To be published in December 2018 Camberwell Quarterly, this essay on the Zeppelin 1917 events and commemoration has been written by Susan Crisp, Chair of Friends of Burgess Park. It was the 2018 winner of the Mary Boast History Prize, organsied by the Camberwell Society.
First World War Zeppelin Raid, October 2017
History can come to life when community research unearths new information and brings together people who have never met despite their shared close links to a historical event. The Friends of Burgess Park local history project tells the story of the last Zeppelin raid across London in October 1917 with a focus on the bomb which dropped in Camberwell.
The volunteer researchers unearthed details of all the people who died in the raid and several of the family members came along to the Zeppelin 1917 series of events in Burgess Park. Survivors of the bombing were able to see the exhibition, to meet with the relatives of neighbours who had been dispersed after the bombing. The news blackouts and stoicism had meant that they had not known the story of the raid until this exhibition as it was not something that the adults and children involved had talked about.
The launch event was attended by the sole remaining survivor of that raid, 102 years old Mrs Greta Druce (née Boyce-Balls); when the raid took place Greta was almost two years old.
In the raid Greta sadly lost her brothers Sonny (aged 5) and brother Eddie (aged 3); her father Henry, mother Nellie, brother Leslie (aged 4) and younger sister Joan survived. This proved to be the last ever Zeppelin bombing raid over London.
Greta went on to live a very full life and served in the WAAF (Women’s Auxiliary Air Force) during WW2, played the bugle and saw the liberation of Europe in 1945. Mrs Druce was accompanied by her younger brother Peter Boyce and her daughter the Revd. Diane Druce.
We were also joined by descendants of the Glass family, who also lost family members in the blast.
The whole family found the exhibition and walk very informative and moving. Many people involved in the war didn’t like to dwell on the suffering and so details were often not discussed with family members in the after-math.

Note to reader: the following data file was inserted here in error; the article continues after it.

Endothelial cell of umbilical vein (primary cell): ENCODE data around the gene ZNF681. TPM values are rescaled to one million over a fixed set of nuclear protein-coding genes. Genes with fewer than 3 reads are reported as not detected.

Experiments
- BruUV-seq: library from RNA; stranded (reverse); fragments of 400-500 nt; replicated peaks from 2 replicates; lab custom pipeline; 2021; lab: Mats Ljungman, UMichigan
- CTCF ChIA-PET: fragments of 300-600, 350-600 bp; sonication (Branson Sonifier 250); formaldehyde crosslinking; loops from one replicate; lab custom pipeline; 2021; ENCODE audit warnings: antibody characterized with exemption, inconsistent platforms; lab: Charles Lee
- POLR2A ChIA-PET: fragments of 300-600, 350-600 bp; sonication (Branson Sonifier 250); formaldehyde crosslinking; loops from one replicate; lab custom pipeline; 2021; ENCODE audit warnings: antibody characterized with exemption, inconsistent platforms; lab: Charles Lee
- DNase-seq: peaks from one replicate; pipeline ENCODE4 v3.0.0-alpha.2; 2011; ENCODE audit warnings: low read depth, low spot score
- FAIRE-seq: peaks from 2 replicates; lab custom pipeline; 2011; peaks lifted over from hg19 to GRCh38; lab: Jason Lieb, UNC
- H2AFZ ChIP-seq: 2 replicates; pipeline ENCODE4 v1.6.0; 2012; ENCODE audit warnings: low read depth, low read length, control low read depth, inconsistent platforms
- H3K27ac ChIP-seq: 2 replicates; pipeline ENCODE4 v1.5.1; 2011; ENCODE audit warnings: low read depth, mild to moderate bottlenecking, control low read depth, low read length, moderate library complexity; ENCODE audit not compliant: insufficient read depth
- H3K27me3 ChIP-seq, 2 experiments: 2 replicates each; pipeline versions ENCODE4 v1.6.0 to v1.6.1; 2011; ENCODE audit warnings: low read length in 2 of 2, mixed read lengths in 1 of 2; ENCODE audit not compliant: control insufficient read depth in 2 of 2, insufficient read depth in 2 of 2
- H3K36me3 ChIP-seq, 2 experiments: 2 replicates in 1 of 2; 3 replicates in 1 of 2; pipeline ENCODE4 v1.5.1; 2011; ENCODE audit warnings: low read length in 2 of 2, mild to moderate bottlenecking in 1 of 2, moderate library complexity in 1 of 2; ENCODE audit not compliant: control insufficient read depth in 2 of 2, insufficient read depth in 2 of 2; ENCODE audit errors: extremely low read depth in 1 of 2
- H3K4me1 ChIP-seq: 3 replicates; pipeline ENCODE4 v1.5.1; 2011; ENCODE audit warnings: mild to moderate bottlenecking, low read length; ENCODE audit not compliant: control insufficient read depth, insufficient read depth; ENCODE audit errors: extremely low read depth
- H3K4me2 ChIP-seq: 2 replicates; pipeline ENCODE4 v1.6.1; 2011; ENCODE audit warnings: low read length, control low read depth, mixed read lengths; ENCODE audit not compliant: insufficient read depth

The changing roles and activity of women in Southwark during the First World War was key to understanding Camberwell life in 1917. This was especially relevant with because of the centenary of women’s enfranchisement in 1918 just before the end of the war. Our findings show that there were many Suffrage groups in Rotherhithe, Borough etc as well as Women volunteers working with Belgian refugees arriving at Waterloo Station. Women’s war work and need for entertainment and survival whilst their men were away at war or in other capacities drew attention to women’s growing independence. Women of colour showed their presence with tiny fragments of reference but little detail has been uncovered. More needs to be done.
The Zeppelin Raid
On the night of 19/20 October 1917, London was hit by a Zeppelin raid. Zeppelin L45 dropped a 300kg bomb onto the corner of Albany Road and Calmington Road, killing 10 people and injuring 23. Northampton, Hendon, Piccadilly and Hither Green were also hit.
Zeppelin engines were almost inaudible, and on the night in question weather conditions made the airships and their exploding bombs even harder to hear – producing a terrifying ‘silent raid’. This was the last Zeppelin attack on London.
To add insult to injury, the raid wasn’t even intended to target London. The eleven Zeppelins which left base on the morning of 19 October planned to attack the centre of England. The fleet included Zeppelin L45, commanded by Kapitänleutnant Waldemar Kölle, and carrying enough fuel for 22 hours, plus a cargo of bombs.
The raiders crossed the North Sea and headed for a rendezvous to the east of Flamborough Head, but were driven off course by an unexpected north wind. Airships were susceptible to losing course, especially when flying high to avoid being spotted.
Flight of the L45 on the night of 19/20 October 1917
L45, aiming for Sheffield, comes in over the Yorkshire coast and avoids planes by climbing to 19,000 feet, causing temperatures to fall to minus 9˚C. The engines struggled in these freezing conditions, and the crew also suffered from cold and altitude sickness. In addition, they were unsure of their location. Kölle wrote later of the confusion: Bearings could not be obtained. All the ships were calling. Well, the visibility seemed to be obscure everywhere.
L45 drifts over Northampton and drops its first bombs. One of the crew wrote later: We dropped a few bombs at some faint lights but Providence alone knew where they went.
L45 reaches London’s north-west suburbs. After bombing Hendon, Cricklewood and Piccadilly, it pushes onwards, dropping a bomb on Camberwell before floating further south-east and offloading yet more deadly cargo on civilians in Hither Green.